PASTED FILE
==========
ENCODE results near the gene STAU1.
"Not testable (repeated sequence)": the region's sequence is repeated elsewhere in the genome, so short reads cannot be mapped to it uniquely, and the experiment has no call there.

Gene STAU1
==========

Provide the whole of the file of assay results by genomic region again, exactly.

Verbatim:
ENCODE results near the gene STAU1.
"Not testable (repeated sequence)": the region's sequence is repeated elsewhere in the genome, so short reads cannot be mapped to it uniquely, and the experiment has no call there.

Gene STAU1